Making a Difference
Edited by Lena Zander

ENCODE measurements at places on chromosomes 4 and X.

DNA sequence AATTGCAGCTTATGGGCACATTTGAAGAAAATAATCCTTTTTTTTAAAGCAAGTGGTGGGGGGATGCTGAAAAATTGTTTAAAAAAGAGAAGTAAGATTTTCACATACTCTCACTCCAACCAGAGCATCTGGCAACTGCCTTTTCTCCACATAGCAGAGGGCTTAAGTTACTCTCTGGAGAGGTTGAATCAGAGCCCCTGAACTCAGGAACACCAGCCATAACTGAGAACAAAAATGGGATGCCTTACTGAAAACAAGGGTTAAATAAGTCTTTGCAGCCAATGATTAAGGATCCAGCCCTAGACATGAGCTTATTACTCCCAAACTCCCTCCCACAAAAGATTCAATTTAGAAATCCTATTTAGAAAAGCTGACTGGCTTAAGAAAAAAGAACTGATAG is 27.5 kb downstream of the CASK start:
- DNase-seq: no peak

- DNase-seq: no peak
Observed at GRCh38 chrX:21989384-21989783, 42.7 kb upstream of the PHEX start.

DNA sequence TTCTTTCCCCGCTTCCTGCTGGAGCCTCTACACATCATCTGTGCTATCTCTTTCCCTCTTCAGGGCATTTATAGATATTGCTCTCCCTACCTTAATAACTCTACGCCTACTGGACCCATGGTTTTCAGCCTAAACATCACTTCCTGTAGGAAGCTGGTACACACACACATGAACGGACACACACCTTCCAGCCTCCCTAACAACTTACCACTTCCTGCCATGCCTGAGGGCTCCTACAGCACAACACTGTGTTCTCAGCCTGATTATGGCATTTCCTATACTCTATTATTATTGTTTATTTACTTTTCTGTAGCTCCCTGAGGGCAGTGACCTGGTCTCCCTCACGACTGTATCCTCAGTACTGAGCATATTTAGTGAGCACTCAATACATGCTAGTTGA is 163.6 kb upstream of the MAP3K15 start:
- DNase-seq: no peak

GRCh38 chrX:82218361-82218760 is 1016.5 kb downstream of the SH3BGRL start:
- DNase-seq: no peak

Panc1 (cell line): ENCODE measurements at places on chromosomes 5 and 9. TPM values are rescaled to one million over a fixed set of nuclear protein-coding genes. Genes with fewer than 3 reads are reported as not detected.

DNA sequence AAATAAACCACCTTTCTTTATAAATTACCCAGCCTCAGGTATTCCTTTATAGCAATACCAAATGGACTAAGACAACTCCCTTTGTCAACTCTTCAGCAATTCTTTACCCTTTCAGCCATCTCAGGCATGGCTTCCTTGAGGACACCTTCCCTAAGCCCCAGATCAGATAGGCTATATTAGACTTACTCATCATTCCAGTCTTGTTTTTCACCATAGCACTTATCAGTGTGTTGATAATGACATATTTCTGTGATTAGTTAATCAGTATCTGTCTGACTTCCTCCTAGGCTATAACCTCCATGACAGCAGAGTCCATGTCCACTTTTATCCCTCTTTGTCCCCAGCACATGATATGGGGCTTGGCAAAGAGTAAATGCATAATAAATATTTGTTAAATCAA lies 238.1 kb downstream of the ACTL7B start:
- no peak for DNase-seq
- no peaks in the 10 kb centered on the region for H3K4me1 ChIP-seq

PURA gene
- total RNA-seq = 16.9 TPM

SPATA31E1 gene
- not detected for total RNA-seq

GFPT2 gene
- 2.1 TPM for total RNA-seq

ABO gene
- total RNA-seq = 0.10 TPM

This chapter critically discusses the currently celebrated and seemingly successful trend of global leadership. We claim that part of the answer to why global leadership has become so successful lies in how it is framed and presented as an all-embracing and intuitively good discourse closely aligned with the traditional leader-centered view on leadership in general. While this makes the discourse of global leadership appealing and seductive it also maintains what the chapter suggests to be classic managerialism – emphasis on the manager as the central hub of which everything else in organizations revolves – inherent in much general leadership research. The chapter aims at problematizing this orientation and demystifying global leadership by conceptualizing much of it as an ideological project. In contrast to this the chapter offers a more practice-oriented view on global leadership that includes a much stronger focus on relations, interactions and processes. The latter also suggests that leadership is a socially constructive influencing process involving meaning, ideas, values and feelings.
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